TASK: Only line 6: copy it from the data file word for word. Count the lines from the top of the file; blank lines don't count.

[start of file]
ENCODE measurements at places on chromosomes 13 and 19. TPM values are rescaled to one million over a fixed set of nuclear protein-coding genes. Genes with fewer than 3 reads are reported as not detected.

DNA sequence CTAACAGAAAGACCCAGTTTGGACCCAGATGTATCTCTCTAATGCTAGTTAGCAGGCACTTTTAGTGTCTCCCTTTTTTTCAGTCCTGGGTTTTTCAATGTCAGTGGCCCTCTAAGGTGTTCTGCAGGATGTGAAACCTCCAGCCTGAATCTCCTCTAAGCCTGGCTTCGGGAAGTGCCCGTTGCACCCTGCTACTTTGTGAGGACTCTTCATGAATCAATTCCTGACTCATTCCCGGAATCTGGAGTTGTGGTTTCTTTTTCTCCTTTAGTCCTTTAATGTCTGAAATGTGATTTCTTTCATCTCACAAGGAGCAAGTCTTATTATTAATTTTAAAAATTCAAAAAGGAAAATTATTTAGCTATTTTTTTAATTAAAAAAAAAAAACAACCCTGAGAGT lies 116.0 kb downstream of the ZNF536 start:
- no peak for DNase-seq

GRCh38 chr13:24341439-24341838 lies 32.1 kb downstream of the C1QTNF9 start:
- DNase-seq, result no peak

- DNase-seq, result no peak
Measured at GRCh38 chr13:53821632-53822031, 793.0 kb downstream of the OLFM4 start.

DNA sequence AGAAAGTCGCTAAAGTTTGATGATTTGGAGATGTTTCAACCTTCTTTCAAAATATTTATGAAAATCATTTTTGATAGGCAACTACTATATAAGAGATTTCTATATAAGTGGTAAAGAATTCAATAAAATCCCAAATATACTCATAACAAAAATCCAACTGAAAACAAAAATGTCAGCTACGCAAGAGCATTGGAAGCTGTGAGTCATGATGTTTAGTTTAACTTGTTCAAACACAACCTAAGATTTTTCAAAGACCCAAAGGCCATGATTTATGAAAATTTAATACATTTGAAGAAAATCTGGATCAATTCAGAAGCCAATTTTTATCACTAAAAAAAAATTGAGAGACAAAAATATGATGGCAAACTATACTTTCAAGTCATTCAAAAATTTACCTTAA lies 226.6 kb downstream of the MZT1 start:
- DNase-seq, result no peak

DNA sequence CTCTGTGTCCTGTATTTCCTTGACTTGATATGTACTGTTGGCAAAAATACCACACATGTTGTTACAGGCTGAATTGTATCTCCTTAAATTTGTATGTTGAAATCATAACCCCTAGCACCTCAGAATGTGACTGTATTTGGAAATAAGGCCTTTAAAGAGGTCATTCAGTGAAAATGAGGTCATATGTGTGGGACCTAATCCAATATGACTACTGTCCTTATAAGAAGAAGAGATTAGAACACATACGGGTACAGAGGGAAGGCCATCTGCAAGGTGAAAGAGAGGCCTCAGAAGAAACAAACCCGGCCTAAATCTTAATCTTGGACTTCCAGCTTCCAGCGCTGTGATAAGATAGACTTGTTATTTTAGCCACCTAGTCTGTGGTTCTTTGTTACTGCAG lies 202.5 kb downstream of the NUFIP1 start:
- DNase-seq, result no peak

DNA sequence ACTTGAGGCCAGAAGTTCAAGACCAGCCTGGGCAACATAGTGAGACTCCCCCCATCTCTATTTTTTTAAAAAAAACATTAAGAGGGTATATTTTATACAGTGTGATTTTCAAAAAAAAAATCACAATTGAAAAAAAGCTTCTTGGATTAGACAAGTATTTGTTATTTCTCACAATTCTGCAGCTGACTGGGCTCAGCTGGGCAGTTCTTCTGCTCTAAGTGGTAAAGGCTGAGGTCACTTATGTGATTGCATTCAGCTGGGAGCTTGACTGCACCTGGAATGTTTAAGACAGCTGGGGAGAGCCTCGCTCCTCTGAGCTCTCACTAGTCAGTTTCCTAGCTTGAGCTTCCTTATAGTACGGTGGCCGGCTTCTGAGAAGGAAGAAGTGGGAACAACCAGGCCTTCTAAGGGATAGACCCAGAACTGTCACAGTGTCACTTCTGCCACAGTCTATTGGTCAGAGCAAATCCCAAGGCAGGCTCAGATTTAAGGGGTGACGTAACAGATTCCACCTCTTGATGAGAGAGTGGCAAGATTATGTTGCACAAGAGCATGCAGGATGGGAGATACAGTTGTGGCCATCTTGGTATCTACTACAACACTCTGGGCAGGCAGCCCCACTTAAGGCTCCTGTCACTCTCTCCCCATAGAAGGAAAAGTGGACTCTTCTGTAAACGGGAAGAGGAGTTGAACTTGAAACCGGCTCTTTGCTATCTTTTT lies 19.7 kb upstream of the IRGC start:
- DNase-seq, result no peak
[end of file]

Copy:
- DNase-seq, result no peak